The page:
Generally, harmonics in the system are evaluated using THD for both voltage harmonic distortion and current harmonic distortion. IEEE Std 519-2014, using the total demand distortion (TDD) for evaluation of current harmonic distortion at the PCC, and IEEE Std 1547-2018, introduced new terminology for the evaluation of current harmonics called total rated harmonic distortion (TRD) .
Total harmonic distortion
THD is the ratio of the square root of the sum of all harmonic components except
fundamental to the fundamental component. The term THD is used to find the
percentage of distortion from its fundamental wave shape.
IEEE standard 519-2014 defines THD as the ratio of the root mean square of the harmonic content, considering harmonic components up to the 50th order and specifically excluding interharmonics, expressed as a percentage of the fundamental. Harmonic components of order greater than 50 may be included when necessary.
Voltage THD is the ratio of the square root of the sum of all voltage harmonic components except the fundamental voltage component to the fundamental voltage component.
The expression for voltage harmonic distortion is shown in Eq. (2.3):
Total demand distortion
TDD is the ratio of the square root of the sum of all current harmonic components
except fundamental current to the fundamental current of maximum demand.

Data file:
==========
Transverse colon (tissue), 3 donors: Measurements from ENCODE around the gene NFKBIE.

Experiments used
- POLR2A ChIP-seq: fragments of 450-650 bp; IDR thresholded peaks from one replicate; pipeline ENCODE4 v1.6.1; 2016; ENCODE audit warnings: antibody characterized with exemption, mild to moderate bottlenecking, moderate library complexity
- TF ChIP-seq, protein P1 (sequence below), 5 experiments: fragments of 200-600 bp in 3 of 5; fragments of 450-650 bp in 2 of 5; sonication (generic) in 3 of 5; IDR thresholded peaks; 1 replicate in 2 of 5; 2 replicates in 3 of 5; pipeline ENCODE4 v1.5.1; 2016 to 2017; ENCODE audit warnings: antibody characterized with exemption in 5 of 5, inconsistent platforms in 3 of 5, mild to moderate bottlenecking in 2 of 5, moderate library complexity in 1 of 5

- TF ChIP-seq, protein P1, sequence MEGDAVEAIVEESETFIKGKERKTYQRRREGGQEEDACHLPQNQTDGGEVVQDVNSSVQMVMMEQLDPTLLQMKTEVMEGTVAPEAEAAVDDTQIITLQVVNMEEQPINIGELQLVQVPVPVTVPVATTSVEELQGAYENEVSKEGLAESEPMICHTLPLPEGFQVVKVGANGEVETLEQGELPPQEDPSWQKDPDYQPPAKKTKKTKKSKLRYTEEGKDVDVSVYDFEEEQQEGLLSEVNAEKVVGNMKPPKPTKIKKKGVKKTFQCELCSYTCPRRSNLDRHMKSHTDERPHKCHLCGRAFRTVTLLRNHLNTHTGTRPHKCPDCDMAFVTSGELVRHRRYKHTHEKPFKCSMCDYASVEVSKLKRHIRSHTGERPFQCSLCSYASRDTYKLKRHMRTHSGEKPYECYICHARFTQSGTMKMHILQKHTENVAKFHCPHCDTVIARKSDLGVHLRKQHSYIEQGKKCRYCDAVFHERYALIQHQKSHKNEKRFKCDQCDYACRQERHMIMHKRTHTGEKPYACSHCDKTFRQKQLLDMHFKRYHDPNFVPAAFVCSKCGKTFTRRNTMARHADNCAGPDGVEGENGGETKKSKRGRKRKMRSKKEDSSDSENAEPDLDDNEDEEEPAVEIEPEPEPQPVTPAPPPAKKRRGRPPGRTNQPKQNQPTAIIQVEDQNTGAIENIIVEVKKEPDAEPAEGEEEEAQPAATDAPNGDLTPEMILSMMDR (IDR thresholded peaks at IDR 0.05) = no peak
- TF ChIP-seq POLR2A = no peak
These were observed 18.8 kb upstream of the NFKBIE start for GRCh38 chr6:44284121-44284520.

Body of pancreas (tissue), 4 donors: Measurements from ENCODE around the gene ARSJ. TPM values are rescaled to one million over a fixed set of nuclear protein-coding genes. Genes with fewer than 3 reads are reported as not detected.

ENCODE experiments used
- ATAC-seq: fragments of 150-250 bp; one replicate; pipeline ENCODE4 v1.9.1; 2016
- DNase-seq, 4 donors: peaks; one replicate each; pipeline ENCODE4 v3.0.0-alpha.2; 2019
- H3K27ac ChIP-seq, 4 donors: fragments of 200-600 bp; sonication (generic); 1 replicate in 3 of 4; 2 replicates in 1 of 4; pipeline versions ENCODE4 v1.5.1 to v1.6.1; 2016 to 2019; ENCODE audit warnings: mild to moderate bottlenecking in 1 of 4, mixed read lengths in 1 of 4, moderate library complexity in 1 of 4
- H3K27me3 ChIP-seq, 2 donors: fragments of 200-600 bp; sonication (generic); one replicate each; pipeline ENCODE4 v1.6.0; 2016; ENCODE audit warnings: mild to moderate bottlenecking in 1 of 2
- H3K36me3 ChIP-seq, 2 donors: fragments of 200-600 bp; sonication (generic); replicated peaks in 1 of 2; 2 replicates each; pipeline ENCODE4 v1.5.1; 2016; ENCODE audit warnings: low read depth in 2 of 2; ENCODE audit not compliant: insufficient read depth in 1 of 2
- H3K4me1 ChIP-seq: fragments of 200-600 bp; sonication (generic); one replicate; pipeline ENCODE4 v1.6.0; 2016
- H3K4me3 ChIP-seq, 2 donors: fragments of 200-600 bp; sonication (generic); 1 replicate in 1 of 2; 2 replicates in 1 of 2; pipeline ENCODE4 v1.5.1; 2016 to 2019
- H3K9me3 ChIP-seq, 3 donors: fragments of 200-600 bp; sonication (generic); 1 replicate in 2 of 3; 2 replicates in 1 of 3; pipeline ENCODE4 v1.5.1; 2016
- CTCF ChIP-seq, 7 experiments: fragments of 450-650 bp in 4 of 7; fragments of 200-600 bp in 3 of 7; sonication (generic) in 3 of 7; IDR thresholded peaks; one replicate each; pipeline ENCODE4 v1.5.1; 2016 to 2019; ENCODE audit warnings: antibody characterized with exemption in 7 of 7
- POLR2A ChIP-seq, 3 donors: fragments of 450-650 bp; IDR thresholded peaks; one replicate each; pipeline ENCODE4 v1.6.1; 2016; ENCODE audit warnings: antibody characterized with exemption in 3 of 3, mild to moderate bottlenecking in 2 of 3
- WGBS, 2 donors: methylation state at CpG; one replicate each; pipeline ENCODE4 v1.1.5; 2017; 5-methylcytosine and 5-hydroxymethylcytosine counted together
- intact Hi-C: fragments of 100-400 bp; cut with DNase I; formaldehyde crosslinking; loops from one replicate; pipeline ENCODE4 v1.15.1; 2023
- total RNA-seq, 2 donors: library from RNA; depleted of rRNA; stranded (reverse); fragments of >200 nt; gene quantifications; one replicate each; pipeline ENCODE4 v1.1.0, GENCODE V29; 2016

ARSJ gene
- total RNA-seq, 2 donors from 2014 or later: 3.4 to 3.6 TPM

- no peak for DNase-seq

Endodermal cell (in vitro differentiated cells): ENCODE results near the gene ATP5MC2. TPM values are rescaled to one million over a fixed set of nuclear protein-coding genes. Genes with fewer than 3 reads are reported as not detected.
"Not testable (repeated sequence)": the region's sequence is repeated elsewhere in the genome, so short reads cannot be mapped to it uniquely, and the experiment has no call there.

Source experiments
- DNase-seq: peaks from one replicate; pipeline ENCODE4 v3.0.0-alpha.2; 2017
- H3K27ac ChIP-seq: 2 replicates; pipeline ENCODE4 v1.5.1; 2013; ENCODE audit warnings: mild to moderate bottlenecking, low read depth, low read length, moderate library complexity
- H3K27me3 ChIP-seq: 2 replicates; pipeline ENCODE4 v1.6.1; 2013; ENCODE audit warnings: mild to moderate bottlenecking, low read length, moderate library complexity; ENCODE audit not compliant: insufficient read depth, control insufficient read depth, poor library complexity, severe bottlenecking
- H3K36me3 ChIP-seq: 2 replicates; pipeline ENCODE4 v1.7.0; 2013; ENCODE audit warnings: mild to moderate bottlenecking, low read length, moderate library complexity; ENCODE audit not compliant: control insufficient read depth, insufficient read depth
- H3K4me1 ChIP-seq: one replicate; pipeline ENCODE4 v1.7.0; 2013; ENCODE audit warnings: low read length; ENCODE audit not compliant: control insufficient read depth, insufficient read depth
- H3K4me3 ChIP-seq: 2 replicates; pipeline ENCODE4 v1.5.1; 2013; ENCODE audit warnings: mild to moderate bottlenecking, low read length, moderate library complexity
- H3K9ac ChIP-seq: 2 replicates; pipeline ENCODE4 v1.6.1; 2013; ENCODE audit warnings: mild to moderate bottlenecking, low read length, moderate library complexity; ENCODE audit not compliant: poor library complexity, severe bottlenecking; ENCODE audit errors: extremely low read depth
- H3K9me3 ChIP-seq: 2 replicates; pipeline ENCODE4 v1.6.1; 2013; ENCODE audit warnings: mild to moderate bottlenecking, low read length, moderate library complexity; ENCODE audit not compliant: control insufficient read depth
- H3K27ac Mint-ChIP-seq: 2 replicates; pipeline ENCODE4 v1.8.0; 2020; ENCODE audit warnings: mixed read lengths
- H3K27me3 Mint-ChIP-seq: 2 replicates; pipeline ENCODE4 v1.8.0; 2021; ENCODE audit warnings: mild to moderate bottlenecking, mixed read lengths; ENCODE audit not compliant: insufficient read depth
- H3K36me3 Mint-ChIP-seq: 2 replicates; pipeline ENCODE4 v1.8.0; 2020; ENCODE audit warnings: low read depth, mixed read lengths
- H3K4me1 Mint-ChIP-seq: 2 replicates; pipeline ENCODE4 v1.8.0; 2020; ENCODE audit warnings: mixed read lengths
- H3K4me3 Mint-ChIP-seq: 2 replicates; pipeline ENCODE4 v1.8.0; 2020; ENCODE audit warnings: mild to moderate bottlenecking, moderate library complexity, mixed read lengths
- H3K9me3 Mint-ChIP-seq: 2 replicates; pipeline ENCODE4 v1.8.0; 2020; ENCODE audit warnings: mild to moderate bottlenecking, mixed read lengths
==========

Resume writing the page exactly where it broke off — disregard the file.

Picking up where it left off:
IEEE standard 519-2014 defines TDD as the ratio of the root mean square of the harmonic content, considering harmonic components up to the 50th order and
specifically excluding interharmonics, expressed as a percentage of the maximum
Harmonic components of order greater than 50 may be included when necessary.
Total rated current distortion
TRD is introduced by IEEE standard 1547-2018. The evaluation of harmonics by TRD is different from THD and TDD in IEEE standard 519.
The definition of TRD as per IEEE standard 1547-2018 is the total root sum square of the current distortion components, including both harmonics and interharmonics created by the distributed energy resources (DER) unit to DER rated current capacity in percentage. The expression for calculating TRD is given in Eq. (2.9):
Example 2.17: An SLD of a 10 MVA rated solar photovoltaic system as a DER unit connected to a 10 MVA transformer is shown in Fig. 2.29.
The rated current of the DER unit of 10 MVA at the PCC (33 kV) is 174.95 A.
Case 1: DER delivering a rated power of 10 MVA